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  • Writer's pictureProfiles in Catholicism

An Interview with Jesus “Chuy” Diaz de DeLeon



Gordon: When did you attend Columbia College Chicago, what degree did you earn, and what is one of your favorite memories when you were there?


Jesus: I graduated from Columbia College of Chicago in the year 2000 majoring in the art of communication. My major focus was film and radio production. However, I also graduated with a minor in comparative religions. Who ever knew there was a minor on that subject at this school. Here I learned the skills of communication while opening my eyes to God’s relationship with us, His children, throughout the different religions of the world. I became a volunteer of the Parliament of World Religions, where I not only experienced the beauty of human spirituality but came to love and appreciate more of the depth and beauty of my own Catholic faith.


Gordon: When did you attend Catholic Theological Union, what degree did you earn, what was your favorite subject, and why was it your favorite?


Jesus: I attended Catholic Theological Union later in my career after some years of working at the Pastoral Center of the Archdiocese of Chicago. I knew I had to return to academic formation, especially if my role was to help guide leaders of our local Church. Plus, I also came to realize that, as a Latino in a society that, in many cases, expects more of you to be credible, achieving a masters degree became more important to me and my family. I graduated with a Masters in Pastoral Ministry through the Oscar Romero Scholars Program. I was the first in my extended family to earn a Master's degree. My favorite subject was Christian History. I love history.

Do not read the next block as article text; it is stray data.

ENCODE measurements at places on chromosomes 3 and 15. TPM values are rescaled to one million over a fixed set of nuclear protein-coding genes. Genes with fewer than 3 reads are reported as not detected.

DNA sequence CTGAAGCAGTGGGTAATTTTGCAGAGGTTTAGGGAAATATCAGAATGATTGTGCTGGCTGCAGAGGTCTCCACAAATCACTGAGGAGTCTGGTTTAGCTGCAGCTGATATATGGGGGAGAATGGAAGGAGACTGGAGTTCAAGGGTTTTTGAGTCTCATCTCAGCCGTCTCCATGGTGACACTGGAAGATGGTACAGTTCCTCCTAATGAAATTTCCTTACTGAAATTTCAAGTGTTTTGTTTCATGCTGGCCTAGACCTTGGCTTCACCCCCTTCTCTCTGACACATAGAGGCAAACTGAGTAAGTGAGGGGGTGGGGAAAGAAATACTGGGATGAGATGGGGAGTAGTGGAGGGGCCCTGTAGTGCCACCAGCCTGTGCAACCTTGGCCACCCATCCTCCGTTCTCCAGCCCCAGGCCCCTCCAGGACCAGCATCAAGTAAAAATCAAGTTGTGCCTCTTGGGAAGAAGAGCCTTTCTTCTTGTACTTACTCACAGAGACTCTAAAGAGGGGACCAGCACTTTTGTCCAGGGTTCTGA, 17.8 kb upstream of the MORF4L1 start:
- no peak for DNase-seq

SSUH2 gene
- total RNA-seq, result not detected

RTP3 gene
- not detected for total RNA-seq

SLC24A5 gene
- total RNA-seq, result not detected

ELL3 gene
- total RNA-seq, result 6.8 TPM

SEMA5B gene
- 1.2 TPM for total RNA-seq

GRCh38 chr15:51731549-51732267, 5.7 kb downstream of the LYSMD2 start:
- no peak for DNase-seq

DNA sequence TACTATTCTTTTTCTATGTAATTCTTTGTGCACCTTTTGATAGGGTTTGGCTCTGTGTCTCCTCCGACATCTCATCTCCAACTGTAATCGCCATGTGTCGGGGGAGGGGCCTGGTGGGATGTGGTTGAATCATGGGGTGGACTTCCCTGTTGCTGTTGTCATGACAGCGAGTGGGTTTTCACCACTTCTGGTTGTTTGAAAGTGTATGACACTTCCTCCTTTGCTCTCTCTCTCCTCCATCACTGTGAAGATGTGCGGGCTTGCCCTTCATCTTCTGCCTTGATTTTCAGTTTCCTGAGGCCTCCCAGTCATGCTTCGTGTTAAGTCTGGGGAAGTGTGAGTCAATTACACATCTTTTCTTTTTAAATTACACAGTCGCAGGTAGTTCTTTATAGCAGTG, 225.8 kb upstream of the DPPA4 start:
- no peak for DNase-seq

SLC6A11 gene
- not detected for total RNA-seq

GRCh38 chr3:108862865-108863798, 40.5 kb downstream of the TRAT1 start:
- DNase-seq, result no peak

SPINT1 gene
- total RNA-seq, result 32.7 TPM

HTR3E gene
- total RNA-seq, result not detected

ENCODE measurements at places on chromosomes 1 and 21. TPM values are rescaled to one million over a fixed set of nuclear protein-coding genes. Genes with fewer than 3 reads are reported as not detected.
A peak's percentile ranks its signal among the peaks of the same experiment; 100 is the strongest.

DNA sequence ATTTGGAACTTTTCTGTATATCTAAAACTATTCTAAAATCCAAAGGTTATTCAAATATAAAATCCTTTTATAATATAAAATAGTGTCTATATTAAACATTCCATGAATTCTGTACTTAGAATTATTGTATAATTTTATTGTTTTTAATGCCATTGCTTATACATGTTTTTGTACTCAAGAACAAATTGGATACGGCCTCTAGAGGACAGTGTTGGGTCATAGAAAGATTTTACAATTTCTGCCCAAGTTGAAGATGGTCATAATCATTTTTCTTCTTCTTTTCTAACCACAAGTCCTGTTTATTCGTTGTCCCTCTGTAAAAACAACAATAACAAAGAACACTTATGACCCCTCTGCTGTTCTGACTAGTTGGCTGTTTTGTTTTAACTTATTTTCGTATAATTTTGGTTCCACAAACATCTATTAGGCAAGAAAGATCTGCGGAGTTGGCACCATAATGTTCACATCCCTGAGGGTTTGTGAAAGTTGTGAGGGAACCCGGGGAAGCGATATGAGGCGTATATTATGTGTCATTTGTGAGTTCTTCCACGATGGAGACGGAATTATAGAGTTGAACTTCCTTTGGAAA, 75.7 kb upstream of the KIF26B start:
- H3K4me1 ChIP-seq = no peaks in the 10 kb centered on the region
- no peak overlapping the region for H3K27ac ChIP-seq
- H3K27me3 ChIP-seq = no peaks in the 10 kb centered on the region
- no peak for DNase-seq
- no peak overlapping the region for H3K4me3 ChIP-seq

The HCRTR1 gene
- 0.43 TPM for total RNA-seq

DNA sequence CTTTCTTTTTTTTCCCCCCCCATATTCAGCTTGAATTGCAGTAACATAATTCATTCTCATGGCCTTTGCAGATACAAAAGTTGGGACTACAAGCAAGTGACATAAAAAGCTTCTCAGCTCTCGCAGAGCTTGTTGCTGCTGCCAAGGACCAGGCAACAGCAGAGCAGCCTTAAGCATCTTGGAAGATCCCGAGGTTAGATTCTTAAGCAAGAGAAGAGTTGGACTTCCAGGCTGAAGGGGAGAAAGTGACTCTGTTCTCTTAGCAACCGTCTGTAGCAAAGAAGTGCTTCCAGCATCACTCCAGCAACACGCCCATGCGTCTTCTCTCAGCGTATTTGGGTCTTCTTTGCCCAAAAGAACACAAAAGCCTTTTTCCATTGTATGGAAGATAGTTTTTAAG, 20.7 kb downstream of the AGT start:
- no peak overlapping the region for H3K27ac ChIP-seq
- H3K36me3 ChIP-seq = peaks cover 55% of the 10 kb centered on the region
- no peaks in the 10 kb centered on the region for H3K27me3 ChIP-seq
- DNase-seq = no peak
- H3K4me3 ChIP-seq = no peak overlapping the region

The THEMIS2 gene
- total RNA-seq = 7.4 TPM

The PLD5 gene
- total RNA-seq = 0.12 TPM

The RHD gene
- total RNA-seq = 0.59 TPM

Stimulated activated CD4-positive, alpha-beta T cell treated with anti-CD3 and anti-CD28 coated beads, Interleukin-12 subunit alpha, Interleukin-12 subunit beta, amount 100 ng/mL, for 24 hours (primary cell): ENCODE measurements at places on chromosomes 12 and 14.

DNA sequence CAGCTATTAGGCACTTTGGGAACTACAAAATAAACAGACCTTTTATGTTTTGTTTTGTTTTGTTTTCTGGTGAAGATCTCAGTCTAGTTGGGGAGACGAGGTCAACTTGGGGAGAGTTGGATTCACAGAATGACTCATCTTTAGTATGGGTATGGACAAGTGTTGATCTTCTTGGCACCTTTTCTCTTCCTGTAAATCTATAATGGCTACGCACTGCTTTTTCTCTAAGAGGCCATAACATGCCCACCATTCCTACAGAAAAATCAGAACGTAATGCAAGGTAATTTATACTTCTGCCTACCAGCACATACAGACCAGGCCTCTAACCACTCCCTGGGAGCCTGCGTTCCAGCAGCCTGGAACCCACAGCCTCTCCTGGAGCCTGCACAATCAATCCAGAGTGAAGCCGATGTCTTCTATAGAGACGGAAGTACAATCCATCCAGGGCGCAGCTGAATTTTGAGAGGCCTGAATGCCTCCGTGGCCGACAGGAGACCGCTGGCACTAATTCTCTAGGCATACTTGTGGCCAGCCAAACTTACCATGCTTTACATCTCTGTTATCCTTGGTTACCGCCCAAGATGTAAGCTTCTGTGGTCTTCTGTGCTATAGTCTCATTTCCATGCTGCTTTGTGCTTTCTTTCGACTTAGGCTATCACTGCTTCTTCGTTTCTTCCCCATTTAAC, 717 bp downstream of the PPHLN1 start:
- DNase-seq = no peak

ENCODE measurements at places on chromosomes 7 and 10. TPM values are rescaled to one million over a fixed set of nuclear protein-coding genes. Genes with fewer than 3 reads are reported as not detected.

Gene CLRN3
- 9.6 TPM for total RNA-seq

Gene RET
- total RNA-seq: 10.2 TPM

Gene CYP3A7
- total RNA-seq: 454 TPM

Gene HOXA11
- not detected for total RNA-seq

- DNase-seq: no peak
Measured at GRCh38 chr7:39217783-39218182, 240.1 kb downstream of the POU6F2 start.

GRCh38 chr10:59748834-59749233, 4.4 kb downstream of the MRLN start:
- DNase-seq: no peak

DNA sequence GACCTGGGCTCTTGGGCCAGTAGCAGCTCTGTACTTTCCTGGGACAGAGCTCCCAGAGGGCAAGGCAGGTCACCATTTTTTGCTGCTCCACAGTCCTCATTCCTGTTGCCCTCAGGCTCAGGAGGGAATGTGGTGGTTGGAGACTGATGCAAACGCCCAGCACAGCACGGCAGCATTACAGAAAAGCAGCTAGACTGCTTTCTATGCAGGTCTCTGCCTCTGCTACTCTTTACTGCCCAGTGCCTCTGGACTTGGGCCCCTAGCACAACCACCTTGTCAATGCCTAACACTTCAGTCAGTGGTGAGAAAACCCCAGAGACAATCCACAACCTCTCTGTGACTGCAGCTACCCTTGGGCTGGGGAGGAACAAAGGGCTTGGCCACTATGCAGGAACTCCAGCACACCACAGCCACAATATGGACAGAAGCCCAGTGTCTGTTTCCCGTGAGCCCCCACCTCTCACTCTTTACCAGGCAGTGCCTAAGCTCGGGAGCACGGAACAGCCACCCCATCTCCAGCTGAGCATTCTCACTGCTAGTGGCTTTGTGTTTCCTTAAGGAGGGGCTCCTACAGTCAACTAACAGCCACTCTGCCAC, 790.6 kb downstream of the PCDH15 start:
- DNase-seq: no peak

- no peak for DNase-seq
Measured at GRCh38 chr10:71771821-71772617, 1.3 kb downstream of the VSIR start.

Now I am working towards my MDiv, if God permits.


Gordon: When and where were you a Radio Host and Producer and what are some of the issues that you addressed?


Jesus: I started working in radio during my college years between 1995-2000. I worked in radio stations like “La Tremenda 560 AM” and “La Ley 105.1”. Both were Spanish Radio stations. In just a few years I went from being a board technician to an On-Air talent. I had my own talk show every morning at 11 AM. There I addressed key issues of our Latino community and had people talk it out as if they were sitting around a table. I also had my own Cultural show on Saturdays. I would present music, food, stories, and people of different Latino countries. Children began to listen to my show for school purposes as teachers were asking them to do it as homework. It was during this time that I learned to discipline and prepare my voice in a way that it had to inform, inspire, and engage others. I also learned at this early stage of my life that money and fame was not for me. Many national products wanted to sponsor my shows. However, I was not in much agreement with some of these products who were abusing the trust of my Latino people. I resigned the moment my producers were obligating me to promote these products. I knew then that God and the Gospel was the truth I had to promote and share.


Gordon: When did you serve as Area Parish Coordinator of Youth Ministry and what were your primary responsibilities?


Jesus: I served as Area Parish Coordinator of youth ministry when I was a teenager. I was asked to be the Coordinator of a youth group at Providence of God Church when I was 18 years old. From there, we founded the “Emaus” [Spanish] youth group, which spread its services and mission to all the six Pilsen parishes at the time. I was coordinating close to 20 youth ministers and 40 teen peer ministers with hundreds of members, all as a volunteer. Eventually, Bishop John R. Manz, may he rest in peace, noticed my work and invited me to join his team in 2004 as Vicariate Coordinator of Youth Ministry. It was during this period of my life that I found my calling. I remember the moment as if it was yesterday. One night, during Eucharistic Adoration, I felt God asking if I was willing to commit my life to Him. I answered with a profound, “yes”.


Gordon: When and where did you serve as Child Advocate and what were the issues that you most often addressed?